Impressions from a timeless corner of Romania

The “where” is clear enough: Breb is a small village at the foot of mount Gutâi in the remote Romanian region of Maramureș, which hugs the rolling hills of northern Romania and spills across the border into Ukraine.


The “when” is, at first glance, not as easy to determine. A stroll through the maze of footpaths and gravel roads that criss-cross the village reveals scenes as timeless as they are rare. Log cabins, held together by dovetail notches and roofed with hand-split shakes, squat behind massive wooden gates, their every inch intricately carved by hand, earning the region its reputation as the “land of wood”. Even the wooden barn doors are an artwork in themselves and the courtyards are filled with farm animals straight out of a children’s book: the self-satisfied rooster prancing and preening in front of his harem; the gleaming slender horses and pink snuffling pigs; the lazy cat dozing on the windowsill; tiny sheep grazing in the shade of the apple trees.








While the rest of Europe languished under a scorching heatwave rain came to northern Romania like clockwork, every sultry afternoon punctuated by a sudden downpour. The grass is an effervescent green, the kind that blazes in the low-hanging evening sun, and on this August afternoon the branches of trees hang low over the street, creaking under the weight of the ripening fruit. The stillness of the day is interrupted by the occasional rat-tat-tat as a hailstorm of orange plums is shaken down and gathered in large buckets. The horinca liqueur distilled from them will keep the whole village warm over the winter. Further along the fields surrounding Breb buzz with activity as families cut the high grass with long-bladed scythes and pitch hay with wooden pitchforks, drying it in growing mounds dotted throughout the landscape. The women, always slower than men to surrender their traditional attire, wear wide knee-length skirts and colourful scarves that keep the midday heat off their heads.





Every now and then Breb is pulled firmly into the present: a stretch of tarmac on the road leading to the new church, the occasional Lamborghini tractor, two tiny shops selling cold beer and a random assortment of food. Walking along the dusty track a sullen teenage girl in a crop top and jeans is lost in the world of her smartphone, a reminder that this village represents the sort of rural bliss that city folks have always loved to romanticize while the local kids can’t wait to get away.


Most everyone in the village owns a cell phone and a car these days, yet these bursts of modernity feel like welcome additions to, rather than replacements of, the traditional way of life. The abundance of fields, orchards and cattle makes most families self-sufficient and the homesteads, while simple, are in good repair, everything with its place and purpose. With a couple of exceptions at the edge of the village most new houses are still built using old wood-working techniques and the fields are still tended to by hand, using traditional tools. There is no sign of the poverty and despondency that suffocates so many other Romanian villages seen on the way.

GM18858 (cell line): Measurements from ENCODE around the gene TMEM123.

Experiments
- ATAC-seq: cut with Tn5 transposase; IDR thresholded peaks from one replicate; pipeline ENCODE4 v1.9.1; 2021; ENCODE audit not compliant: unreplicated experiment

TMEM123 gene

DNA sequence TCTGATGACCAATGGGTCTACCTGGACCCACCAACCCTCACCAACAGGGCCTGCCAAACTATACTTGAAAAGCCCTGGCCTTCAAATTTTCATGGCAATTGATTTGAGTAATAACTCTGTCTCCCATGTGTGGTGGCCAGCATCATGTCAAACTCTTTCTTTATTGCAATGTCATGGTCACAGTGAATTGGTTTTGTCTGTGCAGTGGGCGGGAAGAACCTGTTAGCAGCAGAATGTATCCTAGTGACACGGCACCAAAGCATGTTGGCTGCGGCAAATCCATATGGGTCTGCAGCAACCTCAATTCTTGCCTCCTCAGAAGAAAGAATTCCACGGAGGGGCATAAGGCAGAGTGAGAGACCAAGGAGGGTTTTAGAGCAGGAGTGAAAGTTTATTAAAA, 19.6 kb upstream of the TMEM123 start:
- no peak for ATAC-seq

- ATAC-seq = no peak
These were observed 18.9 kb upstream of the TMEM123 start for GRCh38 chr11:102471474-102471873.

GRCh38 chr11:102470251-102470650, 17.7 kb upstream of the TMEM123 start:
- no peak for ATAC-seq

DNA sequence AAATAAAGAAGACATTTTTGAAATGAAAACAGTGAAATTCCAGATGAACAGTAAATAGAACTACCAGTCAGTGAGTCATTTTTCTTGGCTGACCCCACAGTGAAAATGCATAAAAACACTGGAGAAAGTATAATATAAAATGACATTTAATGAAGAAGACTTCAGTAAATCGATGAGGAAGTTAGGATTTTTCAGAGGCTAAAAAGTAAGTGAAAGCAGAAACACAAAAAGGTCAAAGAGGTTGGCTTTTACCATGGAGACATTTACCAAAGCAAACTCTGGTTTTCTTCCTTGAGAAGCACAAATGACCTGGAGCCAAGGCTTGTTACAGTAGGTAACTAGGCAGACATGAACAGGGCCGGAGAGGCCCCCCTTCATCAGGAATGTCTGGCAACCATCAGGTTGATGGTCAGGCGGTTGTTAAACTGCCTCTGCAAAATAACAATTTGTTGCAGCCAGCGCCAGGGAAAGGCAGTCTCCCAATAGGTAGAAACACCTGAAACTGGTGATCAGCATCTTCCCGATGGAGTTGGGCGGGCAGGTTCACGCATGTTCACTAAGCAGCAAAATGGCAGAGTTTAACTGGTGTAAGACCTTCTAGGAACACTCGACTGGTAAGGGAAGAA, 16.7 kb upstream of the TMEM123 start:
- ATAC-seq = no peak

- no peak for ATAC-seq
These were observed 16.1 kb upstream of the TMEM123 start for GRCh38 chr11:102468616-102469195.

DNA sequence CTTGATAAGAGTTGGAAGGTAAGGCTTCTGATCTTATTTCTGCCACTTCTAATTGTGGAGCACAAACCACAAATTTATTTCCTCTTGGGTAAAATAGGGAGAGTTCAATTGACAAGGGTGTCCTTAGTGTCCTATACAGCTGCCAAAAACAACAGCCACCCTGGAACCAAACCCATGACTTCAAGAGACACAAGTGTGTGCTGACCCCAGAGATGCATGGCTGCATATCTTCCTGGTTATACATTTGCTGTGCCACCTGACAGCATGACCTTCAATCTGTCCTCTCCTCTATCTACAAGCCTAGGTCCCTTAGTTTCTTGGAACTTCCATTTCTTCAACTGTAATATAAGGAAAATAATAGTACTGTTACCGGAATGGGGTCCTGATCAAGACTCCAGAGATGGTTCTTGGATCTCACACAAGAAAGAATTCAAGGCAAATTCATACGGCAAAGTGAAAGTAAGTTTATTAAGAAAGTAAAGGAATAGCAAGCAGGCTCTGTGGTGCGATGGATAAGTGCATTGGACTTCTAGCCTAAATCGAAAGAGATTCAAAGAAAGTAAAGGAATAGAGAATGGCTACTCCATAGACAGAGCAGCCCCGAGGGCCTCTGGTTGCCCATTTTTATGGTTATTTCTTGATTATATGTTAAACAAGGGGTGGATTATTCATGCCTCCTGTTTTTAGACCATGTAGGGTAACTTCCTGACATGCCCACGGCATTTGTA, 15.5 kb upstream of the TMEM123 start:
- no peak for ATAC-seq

Man-made time slips and slides in Breb, expanding until it becomes obsolete. The lives of the villagers follow the rhythms of nature, the rising and setting of the sun, the turning of the seasons. The lack of any official “sights” happily absolves the visitor from the tyranny of sightseeing. Breb is not so much a place to visit as a place to experience, a place to spend long days going on aimless walks, chatting with people through the intricate dance of gestures and laughter that lets one speak without sharing a language, accompanied by friendly village dogs and the occasional adventurous chicken, all the while grazing on the ripe orange plums falling from the trees.

Kaja Šeruga
Kaja Šeruga

As the daughter of globe-trotting journalists I filled my first passport with stamps from five continents before losing the last of my baby teeth, and at eighteen I emptied my piggy bank and went to explore the world on my own. Since then I spent about three years travelling – the first solo trip to Asia at eighteen was followed by an overland trip from Iran to Indonesia a few years later, plus a couple of shorter trips fuelled by my SCUBA diving addiction – and the rest working towards my degrees in anthropology and global studies, which gave me a great “grown-up” excuse to move first to Berlin, and later to Buenos Aires and New Delhi. These days home is somewhere between Vienna and my mum’s kitchen in Ljubljana.

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